Pilotin-secretin recognition in the type II secretion system of Klebsiella oxytoca

Institut de Biologie Structurale, Bacterial Pathogenesis Group, Université Grenoble I, 41 rue Jules Horowitz, 38027 Grenoble, France.
Molecular Microbiology (Impact Factor: 4.42). 11/2011; 82(6):1422-32. DOI: 10.1111/j.1365-2958.2011.07896.x
Source: PubMed


A crucial aspect of the functionality of bacterial type II secretion systems is the targeting and assembly of the outer membrane secretin. In the Klebsiella oxytoca type II secretion system, the lipoprotein PulS, a pilotin, targets secretin PulD monomers through the periplasm to the outer membrane. We present the crystal structure of PulS, an all-helical bundle that is structurally distinct from proteins with similar functions. Replacement of valine at position 42 in a charged groove of PulS abolished complex formation between a non-lipidated variant of PulS and a peptide corresponding to the unfolded region of PulD to which PulS binds (the S-domain), in vitro, as well as PulS function in vivo. Substitutions of other residues in the groove also diminished the interaction with the S-domain in vitro but exerted less marked effects in vivo. We propose that the interaction between PulS and the S-domain is maintained through a structural adaptation of the two proteins that could be influenced by cis factors such as the fatty acyl groups on PulS, as well as periplasmic trans-acting factors, which represents a possible paradigm for chaperone-target protein interactions.

Download full-text


Available from: Bruno Baron, Oct 13, 2014
  • Source
    [Show abstract] [Hide abstract]
    ABSTRACT: Secretins are channels that allow translocation of macromolecules across the outer membranes of Gram-negative bacteria. Virulence, natural competence, and motility are among the functions mediated by these large oligomeric protein assemblies. Filamentous phage also uses secretins to exit their bacterial host without causing cell lysis. However, the secretin is only a part of a larger membrane-spanning complex, and additional proteins are often required for its formation. A class of outer membrane lipoproteins called pilotins has been implicated in secretin assembly and/or localization. Additional accessory proteins may also be involved in secretin stability. Significant progress has recently been made toward deciphering the complex interactions required for functional secretin assembly. To allow for easier comparison between different systems, we have classified the secretins into five different classes based on their requirements for proteins involved in their assembly, localization, and stability. An overview of pilotin and accessory protein structures, functions, and characterized modes of interaction with the secretin is presented.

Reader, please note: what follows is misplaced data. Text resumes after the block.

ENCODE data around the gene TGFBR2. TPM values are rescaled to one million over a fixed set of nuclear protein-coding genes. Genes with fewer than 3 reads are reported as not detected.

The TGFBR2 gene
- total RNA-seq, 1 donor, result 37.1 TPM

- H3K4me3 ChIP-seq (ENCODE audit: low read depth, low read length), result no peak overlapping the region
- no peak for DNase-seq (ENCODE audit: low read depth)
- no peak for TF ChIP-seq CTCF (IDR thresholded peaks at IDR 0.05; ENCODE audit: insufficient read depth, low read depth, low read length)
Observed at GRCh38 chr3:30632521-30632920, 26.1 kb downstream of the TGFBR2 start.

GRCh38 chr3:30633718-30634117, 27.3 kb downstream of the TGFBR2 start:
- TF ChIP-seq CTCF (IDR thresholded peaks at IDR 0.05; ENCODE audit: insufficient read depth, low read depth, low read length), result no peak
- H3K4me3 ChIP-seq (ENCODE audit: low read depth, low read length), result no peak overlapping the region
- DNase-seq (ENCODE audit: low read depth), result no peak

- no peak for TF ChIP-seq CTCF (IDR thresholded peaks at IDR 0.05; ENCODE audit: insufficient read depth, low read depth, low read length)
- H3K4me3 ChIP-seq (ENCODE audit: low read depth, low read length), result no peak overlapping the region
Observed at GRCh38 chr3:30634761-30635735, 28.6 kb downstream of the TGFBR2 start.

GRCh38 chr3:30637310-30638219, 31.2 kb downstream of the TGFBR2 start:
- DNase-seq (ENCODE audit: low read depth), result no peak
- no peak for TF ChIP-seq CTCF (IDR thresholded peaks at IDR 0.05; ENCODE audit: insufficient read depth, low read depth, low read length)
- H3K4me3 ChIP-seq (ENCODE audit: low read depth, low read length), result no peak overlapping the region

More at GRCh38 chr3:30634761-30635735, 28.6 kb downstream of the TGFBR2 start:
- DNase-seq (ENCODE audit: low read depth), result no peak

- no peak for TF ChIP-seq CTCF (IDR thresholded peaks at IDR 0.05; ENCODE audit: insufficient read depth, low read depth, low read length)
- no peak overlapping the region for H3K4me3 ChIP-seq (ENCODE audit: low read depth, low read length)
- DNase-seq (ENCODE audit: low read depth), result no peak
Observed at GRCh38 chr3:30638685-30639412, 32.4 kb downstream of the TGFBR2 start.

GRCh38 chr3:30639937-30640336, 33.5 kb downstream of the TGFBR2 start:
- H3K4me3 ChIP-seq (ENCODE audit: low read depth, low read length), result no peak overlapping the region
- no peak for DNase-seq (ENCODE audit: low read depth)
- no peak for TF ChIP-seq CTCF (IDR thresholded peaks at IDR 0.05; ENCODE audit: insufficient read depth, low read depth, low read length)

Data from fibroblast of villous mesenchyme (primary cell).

Full-text · Article · Nov 2011 · FEMS Microbiology Letters
  • [Show abstract] [Hide abstract]
    ABSTRACT: Many gram-negative bacteria use the sophisticated type II secretion system (T2SS) to translocate a wide range of proteins from the periplasm across the outer membrane. The inner-membrane platform of the T2SS is the nexus of the system and orchestrates the secretion process through its interactions with the periplasmic filamentous pseudopilus, the dodecameric outer-membrane complex and a cytoplasmic secretion ATPase. Here, recent structural and biochemical information is reviewed to describe our current knowledge of the biogenesis and architecture of the T2SS and its mechanism of action.
    No preview · Article · Apr 2012 · Nature Reviews Microbiology
  • Source
    [Show abstract] [Hide abstract]
    ABSTRACT: Secretins form large multimeric complexes in the outer membranes of many Gram-negative bacteria, where they function as dedicated gateways that allow proteins to access the extracellular environment. Despite their overall relatedness, different secretins use different specific and general mechanisms for their targeting, assembly, and membrane insertion. We report that all tested secretins from several type II secretion systems and from the filamentous bacteriophage f1 can spontaneously multimerize and insert into liposomes in an in vitro transcription-translation system. Phylogenetic analyses indicate that these secretins form a group distinct from the secretins of the type IV piliation and type III secretion systems, which do not autoassemble in vitro. A mutation causing a proline-to-leucine substitution allowed PilQ secretins from two different type IV piliation systems to assemble in vitro, albeit with very low efficiency, suggesting that autoassembly is an inherent property of all secretins.
    Full-text · Article · Jul 2012 · Journal of bacteriology
Show more